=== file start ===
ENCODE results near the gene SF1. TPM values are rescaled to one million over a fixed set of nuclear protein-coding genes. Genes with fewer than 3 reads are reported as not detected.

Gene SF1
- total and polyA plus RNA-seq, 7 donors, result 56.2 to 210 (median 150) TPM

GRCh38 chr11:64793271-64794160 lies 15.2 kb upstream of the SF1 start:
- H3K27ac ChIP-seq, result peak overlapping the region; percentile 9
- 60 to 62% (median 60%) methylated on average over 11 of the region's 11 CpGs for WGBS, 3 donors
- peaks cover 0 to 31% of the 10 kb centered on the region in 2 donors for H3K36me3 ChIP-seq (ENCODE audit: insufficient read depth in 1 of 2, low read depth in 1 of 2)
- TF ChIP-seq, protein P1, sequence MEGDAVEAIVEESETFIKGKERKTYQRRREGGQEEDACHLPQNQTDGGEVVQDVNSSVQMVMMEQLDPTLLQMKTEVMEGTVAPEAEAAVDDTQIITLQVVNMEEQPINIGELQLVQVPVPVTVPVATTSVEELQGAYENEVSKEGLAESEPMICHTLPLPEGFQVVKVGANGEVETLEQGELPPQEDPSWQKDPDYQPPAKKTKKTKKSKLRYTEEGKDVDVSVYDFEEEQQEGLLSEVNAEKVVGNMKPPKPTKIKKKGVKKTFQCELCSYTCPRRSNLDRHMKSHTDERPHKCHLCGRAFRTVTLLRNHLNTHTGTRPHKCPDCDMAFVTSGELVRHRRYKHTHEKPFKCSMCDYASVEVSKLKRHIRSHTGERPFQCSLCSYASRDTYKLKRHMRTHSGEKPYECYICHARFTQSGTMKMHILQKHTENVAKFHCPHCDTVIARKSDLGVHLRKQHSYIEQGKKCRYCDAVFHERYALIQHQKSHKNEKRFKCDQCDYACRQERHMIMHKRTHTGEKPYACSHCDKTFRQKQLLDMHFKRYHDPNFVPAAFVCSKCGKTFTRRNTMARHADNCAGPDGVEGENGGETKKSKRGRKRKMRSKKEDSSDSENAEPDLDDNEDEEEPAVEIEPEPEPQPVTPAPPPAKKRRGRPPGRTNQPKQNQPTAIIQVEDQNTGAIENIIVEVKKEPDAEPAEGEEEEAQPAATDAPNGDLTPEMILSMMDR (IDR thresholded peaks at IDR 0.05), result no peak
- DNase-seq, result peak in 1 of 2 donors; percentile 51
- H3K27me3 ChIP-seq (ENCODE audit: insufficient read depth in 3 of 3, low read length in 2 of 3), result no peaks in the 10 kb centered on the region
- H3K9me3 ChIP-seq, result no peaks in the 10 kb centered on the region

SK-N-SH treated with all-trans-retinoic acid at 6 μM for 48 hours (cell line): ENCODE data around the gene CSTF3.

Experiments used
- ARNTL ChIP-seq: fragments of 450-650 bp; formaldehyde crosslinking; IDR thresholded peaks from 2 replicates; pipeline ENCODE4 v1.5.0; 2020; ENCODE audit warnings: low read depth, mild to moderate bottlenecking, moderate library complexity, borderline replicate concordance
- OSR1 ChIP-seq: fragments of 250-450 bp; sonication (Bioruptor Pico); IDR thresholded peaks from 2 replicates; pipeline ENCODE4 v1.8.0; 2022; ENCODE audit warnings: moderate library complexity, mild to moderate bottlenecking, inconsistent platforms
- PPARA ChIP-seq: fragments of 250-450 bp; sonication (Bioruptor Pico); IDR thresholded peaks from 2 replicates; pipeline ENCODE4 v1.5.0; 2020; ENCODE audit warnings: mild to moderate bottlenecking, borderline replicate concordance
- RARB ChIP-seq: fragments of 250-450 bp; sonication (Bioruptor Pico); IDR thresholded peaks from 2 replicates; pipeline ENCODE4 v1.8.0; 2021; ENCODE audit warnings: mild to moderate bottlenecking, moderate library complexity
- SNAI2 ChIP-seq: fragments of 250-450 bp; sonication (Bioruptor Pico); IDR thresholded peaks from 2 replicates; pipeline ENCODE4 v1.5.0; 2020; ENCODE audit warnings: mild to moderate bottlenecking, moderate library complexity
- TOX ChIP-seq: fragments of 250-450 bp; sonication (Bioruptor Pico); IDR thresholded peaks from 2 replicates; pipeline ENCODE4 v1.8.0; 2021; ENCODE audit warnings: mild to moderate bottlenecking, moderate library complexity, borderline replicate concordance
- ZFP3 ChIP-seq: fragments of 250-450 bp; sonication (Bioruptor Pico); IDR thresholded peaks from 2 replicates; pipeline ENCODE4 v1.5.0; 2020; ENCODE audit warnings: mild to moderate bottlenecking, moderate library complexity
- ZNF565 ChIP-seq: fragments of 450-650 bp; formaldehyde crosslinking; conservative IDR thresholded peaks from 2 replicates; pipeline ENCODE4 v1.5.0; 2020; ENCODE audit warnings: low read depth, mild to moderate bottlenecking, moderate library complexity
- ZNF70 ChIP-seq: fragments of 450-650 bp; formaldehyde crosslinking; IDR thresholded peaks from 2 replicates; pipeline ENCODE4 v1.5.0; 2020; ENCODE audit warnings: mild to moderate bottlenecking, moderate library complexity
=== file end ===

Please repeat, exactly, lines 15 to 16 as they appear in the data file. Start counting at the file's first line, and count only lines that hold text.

- OSR1 ChIP-seq: fragments of 250-450 bp; sonication (Bioruptor Pico); IDR thresholded peaks from 2 replicates; pipeline ENCODE4 v1.8.0; 2022; ENCODE audit warnings: moderate library complexity, mild to moderate bottlenecking, inconsistent platforms
- PPARA ChIP-seq: fragments of 250-450 bp; sonication (Bioruptor Pico); IDR thresholded peaks from 2 replicates; pipeline ENCODE4 v1.5.0; 2020; ENCODE audit warnings: mild to moderate bottlenecking, borderline replicate concordance